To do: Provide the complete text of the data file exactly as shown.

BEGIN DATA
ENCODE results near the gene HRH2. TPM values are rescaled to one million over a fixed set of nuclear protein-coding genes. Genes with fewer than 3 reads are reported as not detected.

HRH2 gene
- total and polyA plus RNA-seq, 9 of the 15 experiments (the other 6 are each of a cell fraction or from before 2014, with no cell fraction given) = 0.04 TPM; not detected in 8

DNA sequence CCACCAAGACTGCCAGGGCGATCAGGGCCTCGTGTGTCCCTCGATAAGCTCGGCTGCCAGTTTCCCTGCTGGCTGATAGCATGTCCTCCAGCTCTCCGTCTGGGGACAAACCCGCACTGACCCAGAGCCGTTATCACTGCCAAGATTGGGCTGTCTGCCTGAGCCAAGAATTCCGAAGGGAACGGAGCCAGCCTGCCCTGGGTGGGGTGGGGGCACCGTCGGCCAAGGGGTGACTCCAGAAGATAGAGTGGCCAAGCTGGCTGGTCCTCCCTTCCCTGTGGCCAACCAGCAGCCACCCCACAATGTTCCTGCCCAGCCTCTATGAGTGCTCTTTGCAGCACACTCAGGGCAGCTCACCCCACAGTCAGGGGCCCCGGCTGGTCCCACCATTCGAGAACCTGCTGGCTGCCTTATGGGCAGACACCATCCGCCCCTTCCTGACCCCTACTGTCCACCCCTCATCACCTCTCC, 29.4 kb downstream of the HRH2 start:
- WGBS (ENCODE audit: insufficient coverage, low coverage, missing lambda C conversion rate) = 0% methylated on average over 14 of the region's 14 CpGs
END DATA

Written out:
ENCODE results near the gene HRH2. TPM values are rescaled to one million over a fixed set of nuclear protein-coding genes. Genes with fewer than 3 reads are reported as not detected.

HRH2 gene
- total and polyA plus RNA-seq, 9 of the 15 experiments (the other 6 are each of a cell fraction or from before 2014, with no cell fraction given) = 0.04 TPM; not detected in 8

DNA sequence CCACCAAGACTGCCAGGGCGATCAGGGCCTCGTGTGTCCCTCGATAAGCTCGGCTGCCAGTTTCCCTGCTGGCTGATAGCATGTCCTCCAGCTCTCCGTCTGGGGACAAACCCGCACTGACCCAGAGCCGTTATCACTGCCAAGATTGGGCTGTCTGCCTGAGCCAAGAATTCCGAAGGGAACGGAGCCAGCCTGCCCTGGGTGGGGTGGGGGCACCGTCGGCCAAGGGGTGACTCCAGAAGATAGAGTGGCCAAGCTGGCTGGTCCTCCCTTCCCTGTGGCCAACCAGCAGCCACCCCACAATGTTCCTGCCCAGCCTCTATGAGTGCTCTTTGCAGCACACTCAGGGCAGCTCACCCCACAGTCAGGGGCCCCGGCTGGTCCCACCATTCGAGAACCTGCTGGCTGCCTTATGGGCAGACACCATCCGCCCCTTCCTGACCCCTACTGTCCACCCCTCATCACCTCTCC, 29.4 kb downstream of the HRH2 start:
- WGBS (ENCODE audit: insufficient coverage, low coverage, missing lambda C conversion rate) = 0% methylated on average over 14 of the region's 14 CpGs